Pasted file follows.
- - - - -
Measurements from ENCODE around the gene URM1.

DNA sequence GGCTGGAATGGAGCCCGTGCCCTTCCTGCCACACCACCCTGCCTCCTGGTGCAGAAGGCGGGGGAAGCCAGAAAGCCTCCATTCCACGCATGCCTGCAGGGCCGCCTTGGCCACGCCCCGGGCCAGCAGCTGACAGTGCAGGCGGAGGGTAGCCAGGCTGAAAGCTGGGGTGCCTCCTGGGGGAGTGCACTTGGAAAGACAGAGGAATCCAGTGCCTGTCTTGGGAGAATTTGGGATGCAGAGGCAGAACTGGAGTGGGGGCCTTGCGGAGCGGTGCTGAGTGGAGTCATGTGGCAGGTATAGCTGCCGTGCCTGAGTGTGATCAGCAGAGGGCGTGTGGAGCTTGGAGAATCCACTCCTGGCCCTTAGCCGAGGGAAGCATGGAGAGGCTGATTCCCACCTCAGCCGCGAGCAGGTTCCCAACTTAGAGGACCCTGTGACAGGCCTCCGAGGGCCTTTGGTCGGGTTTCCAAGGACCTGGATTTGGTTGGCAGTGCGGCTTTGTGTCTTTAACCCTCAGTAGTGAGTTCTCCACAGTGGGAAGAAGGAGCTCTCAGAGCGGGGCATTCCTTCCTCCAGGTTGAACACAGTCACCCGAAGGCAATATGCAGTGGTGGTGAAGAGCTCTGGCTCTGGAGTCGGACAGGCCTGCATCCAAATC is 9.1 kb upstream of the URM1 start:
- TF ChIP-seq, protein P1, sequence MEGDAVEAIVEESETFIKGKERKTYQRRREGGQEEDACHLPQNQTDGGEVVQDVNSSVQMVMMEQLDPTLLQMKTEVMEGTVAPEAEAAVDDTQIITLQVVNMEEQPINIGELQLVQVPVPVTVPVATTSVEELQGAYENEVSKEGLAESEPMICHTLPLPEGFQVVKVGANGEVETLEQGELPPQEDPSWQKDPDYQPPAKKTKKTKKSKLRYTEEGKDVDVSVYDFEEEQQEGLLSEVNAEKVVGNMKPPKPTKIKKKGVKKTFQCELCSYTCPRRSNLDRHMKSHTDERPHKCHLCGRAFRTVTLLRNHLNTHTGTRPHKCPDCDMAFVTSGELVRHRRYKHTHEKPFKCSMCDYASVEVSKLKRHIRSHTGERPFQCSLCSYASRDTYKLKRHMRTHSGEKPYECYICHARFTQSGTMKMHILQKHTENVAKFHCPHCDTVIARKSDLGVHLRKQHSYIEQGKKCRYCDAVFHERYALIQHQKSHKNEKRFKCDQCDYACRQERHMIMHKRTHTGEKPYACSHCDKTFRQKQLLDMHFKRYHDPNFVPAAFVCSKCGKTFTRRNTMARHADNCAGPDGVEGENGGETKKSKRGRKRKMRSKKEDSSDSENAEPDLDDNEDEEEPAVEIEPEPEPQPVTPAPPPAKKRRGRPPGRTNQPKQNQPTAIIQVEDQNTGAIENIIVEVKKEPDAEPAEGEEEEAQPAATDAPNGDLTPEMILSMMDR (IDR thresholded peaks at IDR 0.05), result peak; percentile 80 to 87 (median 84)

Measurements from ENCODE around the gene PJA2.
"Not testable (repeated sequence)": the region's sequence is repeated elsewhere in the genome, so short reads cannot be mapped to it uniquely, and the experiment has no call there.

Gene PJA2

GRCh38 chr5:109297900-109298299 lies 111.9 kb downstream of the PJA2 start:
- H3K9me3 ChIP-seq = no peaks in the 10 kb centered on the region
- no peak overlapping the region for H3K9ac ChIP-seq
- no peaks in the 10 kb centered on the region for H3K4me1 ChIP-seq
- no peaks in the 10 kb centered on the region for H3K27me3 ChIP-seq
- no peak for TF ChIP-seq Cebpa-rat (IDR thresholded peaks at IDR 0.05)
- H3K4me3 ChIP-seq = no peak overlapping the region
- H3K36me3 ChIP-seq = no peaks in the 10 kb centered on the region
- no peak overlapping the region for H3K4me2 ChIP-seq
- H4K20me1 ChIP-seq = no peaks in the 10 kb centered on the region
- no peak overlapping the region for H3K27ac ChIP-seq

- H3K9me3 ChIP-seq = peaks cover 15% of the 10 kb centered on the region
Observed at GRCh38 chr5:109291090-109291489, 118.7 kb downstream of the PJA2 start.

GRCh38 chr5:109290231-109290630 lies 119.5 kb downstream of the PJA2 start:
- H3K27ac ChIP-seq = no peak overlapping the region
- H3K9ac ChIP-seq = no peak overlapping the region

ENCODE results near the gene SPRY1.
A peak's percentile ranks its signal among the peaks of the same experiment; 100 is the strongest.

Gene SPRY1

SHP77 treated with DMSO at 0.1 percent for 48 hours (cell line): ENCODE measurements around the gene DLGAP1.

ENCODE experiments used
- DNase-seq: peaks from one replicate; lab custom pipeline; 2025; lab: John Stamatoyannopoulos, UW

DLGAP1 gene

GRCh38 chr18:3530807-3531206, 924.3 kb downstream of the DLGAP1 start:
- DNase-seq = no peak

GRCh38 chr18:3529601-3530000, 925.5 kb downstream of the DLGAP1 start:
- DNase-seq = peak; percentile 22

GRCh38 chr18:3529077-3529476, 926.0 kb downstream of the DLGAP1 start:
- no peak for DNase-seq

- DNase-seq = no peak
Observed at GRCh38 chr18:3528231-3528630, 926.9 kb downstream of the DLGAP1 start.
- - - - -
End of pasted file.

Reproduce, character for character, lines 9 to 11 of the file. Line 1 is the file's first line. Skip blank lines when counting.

- no peak overlapping the region for H3K9ac ChIP-seq
- no peaks in the 10 kb centered on the region for H3K4me1 ChIP-seq
- no peaks in the 10 kb centered on the region for H3K27me3 ChIP-seq